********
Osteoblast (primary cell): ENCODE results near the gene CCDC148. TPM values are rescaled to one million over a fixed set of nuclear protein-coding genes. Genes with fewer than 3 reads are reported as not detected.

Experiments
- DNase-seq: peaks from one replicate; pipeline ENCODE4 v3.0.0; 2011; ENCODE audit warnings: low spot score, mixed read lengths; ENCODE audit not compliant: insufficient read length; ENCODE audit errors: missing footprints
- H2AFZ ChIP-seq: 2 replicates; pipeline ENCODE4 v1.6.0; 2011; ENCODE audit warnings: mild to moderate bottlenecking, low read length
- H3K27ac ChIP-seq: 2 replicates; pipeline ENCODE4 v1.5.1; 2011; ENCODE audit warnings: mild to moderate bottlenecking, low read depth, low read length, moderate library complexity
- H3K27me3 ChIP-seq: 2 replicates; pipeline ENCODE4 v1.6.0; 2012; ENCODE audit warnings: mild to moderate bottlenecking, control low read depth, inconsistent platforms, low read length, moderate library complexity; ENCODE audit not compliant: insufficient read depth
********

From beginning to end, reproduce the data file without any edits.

Osteoblast (primary cell): ENCODE results near the gene CCDC148. TPM values are rescaled to one million over a fixed set of nuclear protein-coding genes. Genes with fewer than 3 reads are reported as not detected.

Experiments
- DNase-seq: peaks from one replicate; pipeline ENCODE4 v3.0.0; 2011; ENCODE audit warnings: low spot score, mixed read lengths; ENCODE audit not compliant: insufficient read length; ENCODE audit errors: missing footprints
- H2AFZ ChIP-seq: 2 replicates; pipeline ENCODE4 v1.6.0; 2011; ENCODE audit warnings: mild to moderate bottlenecking, low read length
- H3K27ac ChIP-seq: 2 replicates; pipeline ENCODE4 v1.5.1; 2011; ENCODE audit warnings: mild to moderate bottlenecking, low read depth, low read length, moderate library complexity
- H3K27me3 ChIP-seq: 2 replicates; pipeline ENCODE4 v1.6.0; 2012; ENCODE audit warnings: mild to moderate bottlenecking, control low read depth, inconsistent platforms, low read length, moderate library complexity; ENCODE audit not compliant: insufficient read depth